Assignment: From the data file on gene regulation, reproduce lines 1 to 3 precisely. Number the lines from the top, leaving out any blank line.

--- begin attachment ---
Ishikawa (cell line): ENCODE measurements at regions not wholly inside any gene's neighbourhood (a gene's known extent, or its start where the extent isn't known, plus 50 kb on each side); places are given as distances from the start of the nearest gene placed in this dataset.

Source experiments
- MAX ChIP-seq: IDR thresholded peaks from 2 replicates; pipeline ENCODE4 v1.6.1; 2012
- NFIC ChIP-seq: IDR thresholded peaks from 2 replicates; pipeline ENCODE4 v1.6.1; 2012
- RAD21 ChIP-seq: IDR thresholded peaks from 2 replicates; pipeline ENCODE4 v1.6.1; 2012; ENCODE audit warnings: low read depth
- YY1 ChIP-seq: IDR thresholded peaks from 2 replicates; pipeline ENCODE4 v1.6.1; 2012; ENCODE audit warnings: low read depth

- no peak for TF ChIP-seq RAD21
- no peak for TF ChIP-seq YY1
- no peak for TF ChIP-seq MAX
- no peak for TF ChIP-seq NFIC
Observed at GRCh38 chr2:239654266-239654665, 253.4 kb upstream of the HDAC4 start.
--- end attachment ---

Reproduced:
Ishikawa (cell line): ENCODE measurements at regions not wholly inside any gene's neighbourhood (a gene's known extent, or its start where the extent isn't known, plus 50 kb on each side); places are given as distances from the start of the nearest gene placed in this dataset.

Source experiments
- MAX ChIP-seq: IDR thresholded peaks from 2 replicates; pipeline ENCODE4 v1.6.1; 2012